Welcome To Limbo

It’s been a loop of “Hurry Up and Wait” over here, and right now, we’re waiting.

At the Strictly Sail boat show in January, Aaron and I bought new Henry Lloyd foul-weather coats. We were tired of them sitting in the closet, so we suited up accordingly for our Valentine's Day date. Somehow, I don't think Chicago's blizzard conditions that day were what they had in mind as foul weather...

At the Strictly Sail boat show in January, Aaron and I bought new Henri Lloyd foul-weather coats. We were tired of them sitting in the closet, so we suited up accordingly for our Valentine’s Day date. Somehow, I don’t think Chicago’s blizzard conditions were what they had in mind as foul weather.

Our house is for sale, our boat is for sale, Aaron’s job is for sale. Our life is for sale. Anyone interested? We’ll negotiate!

The good news is that we’ve had recent interest on all fronts, and it feels like there’s hope that one of these chess pieces will move in the near future. But until then, we wait. And waiting for your house or boat to sell is like…well…waiting for your house to sell.

One of the things that has come to light in this recent chapter is how the process to this point has affected Aaron and me differently, and at different times. For me, the entire month of January was awful: all of the work to get our place on the market in a timely manner (and the unexpected hurdles it unearthed) pushed me to my breaking point. But the day we took the photos for the condo listing, the weight was lifted. Now, it’s just a matter of maintaining. And after that chaos, I don’t mind a bit of waiting.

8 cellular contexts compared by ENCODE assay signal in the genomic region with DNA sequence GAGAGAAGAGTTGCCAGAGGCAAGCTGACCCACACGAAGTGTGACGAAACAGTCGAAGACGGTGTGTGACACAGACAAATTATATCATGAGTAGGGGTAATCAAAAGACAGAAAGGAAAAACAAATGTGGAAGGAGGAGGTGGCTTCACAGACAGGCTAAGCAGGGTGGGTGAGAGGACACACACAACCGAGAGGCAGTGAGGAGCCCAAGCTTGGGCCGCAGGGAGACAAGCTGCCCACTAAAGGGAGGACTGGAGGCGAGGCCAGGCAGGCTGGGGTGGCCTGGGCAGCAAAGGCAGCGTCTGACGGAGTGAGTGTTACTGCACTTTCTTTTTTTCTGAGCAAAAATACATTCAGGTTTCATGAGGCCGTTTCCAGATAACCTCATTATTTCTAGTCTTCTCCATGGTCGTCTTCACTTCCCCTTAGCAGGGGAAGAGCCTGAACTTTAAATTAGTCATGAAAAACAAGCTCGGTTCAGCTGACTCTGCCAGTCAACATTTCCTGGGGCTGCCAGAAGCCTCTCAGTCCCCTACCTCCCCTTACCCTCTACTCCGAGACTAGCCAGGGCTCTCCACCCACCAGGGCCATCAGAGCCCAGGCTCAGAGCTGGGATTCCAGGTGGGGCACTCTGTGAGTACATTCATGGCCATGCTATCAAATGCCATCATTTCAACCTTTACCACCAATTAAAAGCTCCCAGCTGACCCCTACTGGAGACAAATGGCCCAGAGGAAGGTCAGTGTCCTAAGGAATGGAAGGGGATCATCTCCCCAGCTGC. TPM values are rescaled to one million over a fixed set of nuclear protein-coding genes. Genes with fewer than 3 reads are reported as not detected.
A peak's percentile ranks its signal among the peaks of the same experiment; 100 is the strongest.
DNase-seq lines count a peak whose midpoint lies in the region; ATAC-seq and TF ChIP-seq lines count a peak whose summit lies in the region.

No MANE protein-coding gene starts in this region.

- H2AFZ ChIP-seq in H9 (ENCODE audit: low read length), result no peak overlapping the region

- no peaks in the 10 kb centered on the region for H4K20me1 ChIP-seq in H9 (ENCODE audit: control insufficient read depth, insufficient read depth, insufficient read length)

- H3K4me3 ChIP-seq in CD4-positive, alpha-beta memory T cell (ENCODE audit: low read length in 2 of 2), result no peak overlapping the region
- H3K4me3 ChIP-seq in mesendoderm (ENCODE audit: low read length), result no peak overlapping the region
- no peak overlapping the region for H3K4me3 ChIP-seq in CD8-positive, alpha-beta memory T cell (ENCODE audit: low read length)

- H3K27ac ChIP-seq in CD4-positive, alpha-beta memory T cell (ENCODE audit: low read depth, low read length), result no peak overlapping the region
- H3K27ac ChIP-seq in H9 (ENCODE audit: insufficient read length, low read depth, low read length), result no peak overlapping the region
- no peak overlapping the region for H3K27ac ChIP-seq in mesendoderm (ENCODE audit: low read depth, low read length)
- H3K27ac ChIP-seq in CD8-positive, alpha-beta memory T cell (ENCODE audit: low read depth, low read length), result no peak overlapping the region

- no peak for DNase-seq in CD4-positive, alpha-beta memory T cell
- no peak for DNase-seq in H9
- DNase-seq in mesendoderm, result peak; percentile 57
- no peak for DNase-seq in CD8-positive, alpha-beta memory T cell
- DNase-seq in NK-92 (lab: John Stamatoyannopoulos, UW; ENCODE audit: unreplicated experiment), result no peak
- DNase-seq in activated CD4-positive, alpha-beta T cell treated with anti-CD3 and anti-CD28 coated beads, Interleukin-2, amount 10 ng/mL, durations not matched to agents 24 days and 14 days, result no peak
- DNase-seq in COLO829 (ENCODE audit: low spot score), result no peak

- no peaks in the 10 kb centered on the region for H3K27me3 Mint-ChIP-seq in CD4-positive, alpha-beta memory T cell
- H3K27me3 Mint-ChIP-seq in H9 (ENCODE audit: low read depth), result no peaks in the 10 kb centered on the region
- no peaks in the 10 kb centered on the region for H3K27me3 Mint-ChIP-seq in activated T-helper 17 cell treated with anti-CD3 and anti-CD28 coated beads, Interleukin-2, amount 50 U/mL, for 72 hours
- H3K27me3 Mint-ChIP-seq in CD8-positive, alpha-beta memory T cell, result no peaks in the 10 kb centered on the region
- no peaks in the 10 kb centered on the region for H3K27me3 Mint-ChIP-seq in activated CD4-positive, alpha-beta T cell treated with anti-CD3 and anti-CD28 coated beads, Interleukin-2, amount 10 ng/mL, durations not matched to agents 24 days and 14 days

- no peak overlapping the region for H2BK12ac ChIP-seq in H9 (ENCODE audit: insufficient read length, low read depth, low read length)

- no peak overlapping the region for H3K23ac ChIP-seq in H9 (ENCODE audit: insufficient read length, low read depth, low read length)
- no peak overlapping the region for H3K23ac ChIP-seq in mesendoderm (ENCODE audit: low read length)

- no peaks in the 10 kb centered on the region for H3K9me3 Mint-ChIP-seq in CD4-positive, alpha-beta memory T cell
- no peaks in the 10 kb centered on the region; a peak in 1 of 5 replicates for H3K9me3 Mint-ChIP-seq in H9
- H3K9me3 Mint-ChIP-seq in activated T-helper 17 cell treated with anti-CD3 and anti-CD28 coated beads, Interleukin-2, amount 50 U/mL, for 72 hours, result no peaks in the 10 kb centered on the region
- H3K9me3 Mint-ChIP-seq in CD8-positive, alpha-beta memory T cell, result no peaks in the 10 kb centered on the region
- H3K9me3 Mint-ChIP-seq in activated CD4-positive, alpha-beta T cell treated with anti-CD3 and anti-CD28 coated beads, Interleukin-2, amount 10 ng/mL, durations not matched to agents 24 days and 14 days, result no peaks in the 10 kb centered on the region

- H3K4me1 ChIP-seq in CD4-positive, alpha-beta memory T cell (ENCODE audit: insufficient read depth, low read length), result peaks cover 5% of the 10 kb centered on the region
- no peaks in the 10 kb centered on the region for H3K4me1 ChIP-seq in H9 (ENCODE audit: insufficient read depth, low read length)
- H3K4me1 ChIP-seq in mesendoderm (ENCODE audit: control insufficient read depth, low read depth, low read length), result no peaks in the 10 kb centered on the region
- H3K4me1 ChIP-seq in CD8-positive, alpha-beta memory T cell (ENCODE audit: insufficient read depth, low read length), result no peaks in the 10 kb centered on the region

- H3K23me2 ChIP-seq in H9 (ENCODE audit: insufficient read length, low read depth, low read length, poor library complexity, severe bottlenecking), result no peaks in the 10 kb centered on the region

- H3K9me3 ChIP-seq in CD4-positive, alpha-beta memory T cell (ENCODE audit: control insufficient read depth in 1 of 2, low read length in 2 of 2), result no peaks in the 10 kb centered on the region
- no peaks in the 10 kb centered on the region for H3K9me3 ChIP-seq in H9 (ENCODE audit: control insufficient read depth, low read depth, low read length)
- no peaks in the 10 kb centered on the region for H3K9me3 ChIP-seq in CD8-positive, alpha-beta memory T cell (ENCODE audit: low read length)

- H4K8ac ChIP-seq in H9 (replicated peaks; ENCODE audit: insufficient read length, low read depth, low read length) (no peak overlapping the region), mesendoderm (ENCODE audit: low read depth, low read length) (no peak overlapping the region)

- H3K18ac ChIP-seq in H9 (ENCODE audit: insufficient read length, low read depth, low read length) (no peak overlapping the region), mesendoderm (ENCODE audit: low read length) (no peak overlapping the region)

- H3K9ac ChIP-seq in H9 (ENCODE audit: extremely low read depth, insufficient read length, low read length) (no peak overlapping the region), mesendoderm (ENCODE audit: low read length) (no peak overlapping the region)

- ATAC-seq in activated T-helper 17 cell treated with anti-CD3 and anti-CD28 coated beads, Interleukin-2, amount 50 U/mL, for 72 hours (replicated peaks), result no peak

For Aaron, though, this part is much harder. As the mental space of just executing tasks has been freed up, it’s been filled with the reality of the mental shift he’s making – from being entrenched┬áin his career for more than 18 years, to taking his family to sea.

An important nuance is that he’s not quitting his work altogether, and that’s for two reasons. First, though we’ve been financially preparing for this chapter for years, he’s still the primary breadwinner for our family, and will continue to support us afloat. Second, he loves what he does and is still inspired in his professions. But he (we) have gotten the calling to take to the sea, and in the work-life balance, he’s ready for the pendulum to swing to life for awhile.

To help provide serenity these days, I've taken to knitting sea creatures. Some see this as a wonderful hobbies, while others see this as a sign that I may have passed the point of no return.

As a therapeutic activity, I’ve taken to knitting sea creatures. Some see this as a wonderful hobby, while others see this as a sign that I may have passed the point of no return.

In a way, I’ve already experienced a similar transition. When I had Claire, I went from working full-time for eight years through the day before she was born, to becoming a stay-at-home mom overnight. It was a decision Aaron and I were both in agreement on and happy about, and one that we’d made long before she came. But I didn’t realize how much of my self-worth I had tied to my job until I passed maternity leave – the point of no return – and I struggled for quite awhile with figuring out who I was all over again.